He believes his firm is one of Australia’s leaders in some of the basic building blocks of mRNA vaccines, and could begin producing such jabs within 12 months, if it received the right government assistance.
Mr Wisenberg said his company applied to the approach to market in July, and had anticipated a result by August.
But more than four months later, he said he was “frustrated” by the lack of progress.
“The frustration is we are ready and willing to move with a facility that’s stood up,” he told TND.
“Unfortunately we’re losing time to solve the problem.
“We’d love to be part of the solution and involved in the process, but the frustrating part is there’s this great promise but no word from anyone involved.”
In fairness, Mr Taylor has spent much of the time since late October dealing with the government’s net-zero plan, including a week overseas for the Glasgow COP26 climate summit.
He then joined Prime Minister Scott Morrison on the road to spruik the government’s climate credentials last week.
Mr Taylor was also only handed responsibility for the industry portfolio on October 1, in a ministry reshuffle that added to his already substantial role in charge of Energy and Emissions Reduction.
On September 26, just days before the reshuffle, Mr Hunt told another press conference that the government was “making excellent progress on bringing mRNA manufacturing to Australia”, saying he expected an announcement “in the coming months about this, if not earlier”.
Mr Husic was critical of the delay.
“Remember, it was more than 12 months ago that they promised we’d have locally manufactured mRNA vaccines. And then that timeline got pushed out and the one after that was pushed out too,” the Labor shadow minister told TND.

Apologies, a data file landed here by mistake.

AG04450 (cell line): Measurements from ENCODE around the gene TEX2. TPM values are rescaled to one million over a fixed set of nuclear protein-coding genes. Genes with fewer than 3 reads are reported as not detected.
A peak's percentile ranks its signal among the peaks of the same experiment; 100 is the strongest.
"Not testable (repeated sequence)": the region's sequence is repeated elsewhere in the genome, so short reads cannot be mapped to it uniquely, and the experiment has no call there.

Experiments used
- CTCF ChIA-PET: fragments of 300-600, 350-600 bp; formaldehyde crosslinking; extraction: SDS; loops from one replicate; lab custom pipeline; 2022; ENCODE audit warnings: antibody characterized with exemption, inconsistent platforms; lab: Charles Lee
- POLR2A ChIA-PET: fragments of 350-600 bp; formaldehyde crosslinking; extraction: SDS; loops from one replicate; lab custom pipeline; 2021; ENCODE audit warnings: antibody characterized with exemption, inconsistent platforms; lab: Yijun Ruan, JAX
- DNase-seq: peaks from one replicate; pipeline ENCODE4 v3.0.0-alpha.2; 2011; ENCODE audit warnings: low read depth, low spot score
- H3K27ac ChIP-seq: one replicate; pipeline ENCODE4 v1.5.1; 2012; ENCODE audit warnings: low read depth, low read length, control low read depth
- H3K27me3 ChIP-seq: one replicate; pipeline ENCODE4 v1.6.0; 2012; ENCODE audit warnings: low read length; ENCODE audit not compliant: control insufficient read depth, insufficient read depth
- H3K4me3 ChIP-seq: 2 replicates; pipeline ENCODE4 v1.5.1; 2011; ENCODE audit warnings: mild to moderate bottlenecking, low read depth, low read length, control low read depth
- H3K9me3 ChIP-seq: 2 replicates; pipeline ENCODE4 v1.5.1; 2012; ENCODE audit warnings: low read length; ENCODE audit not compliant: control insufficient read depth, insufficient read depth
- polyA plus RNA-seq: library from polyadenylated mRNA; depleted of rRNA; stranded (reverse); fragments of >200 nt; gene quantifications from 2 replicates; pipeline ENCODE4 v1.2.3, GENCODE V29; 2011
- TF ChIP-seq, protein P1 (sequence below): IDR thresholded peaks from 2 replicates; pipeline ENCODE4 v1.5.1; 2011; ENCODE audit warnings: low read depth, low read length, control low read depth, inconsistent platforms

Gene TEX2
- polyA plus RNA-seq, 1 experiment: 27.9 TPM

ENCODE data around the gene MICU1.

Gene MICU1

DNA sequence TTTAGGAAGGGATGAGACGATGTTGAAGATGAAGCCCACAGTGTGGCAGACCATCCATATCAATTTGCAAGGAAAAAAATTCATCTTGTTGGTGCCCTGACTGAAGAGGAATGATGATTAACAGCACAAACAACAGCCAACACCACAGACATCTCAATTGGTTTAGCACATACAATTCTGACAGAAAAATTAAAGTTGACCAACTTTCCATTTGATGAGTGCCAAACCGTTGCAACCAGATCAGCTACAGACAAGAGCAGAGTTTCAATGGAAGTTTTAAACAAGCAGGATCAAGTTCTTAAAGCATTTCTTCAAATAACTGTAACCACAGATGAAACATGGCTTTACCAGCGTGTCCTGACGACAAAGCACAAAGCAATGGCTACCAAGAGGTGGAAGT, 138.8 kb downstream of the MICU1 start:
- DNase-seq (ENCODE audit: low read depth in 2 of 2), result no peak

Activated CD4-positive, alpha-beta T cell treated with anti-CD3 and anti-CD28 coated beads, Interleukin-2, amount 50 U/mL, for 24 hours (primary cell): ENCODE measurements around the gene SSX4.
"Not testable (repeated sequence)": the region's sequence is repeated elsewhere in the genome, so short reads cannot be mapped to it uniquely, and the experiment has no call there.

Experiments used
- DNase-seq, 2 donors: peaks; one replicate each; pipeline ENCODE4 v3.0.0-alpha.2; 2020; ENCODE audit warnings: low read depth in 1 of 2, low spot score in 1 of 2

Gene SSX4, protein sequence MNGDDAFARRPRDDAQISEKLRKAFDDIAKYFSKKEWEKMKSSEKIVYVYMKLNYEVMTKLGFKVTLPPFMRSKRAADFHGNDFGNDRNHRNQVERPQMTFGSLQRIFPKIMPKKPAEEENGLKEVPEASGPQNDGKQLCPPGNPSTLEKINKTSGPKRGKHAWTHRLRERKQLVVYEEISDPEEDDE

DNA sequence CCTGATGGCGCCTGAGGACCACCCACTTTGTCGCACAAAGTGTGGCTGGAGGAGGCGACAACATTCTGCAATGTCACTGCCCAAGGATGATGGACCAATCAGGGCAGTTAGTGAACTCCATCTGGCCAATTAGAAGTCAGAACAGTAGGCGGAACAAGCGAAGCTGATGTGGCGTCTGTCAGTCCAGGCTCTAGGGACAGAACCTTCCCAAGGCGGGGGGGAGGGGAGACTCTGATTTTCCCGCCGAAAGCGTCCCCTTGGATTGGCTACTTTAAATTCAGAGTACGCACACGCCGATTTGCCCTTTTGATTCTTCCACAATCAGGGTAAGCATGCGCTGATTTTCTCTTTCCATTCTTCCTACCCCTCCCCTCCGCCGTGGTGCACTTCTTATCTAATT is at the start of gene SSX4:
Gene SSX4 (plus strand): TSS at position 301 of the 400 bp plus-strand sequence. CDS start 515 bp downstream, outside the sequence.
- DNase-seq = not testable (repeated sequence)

“Is it any wonder they can’t deliver? They’ve had three different industry ministers responsible for this in just this term of Parliament.”
The government’s approach to market documents do not set out a firm time frame for the consideration of applications or announcement, but note that the process includes “review by an expert advisory group prior to the Department of Industry, Science, Energy and Resources and the Department of Health jointly providing advice to government”.
In the October 28 estimates hearing, the industry department’s acting deputy secretary Jane Urquhart said that “advice has been provided to government”.
“We anticipate that that conversation will continue with government. We’re also active in commercial discussions,” she said.
“You would expect that the government would undertake due diligence in respect of what potentially is a very significant investment … we are keen to position the government on an early basis but, at the same time, we are keen to do what the Australian public would expect of us in terms of that due diligence.”
Government minister Zed Seselja, representing Mr Taylor in the Senate estimates hearing, was asked by Labor senators if the government had a timeline for responding to departmental advice and making a decision.
Senator Seselja said he would “have to take that on notice”.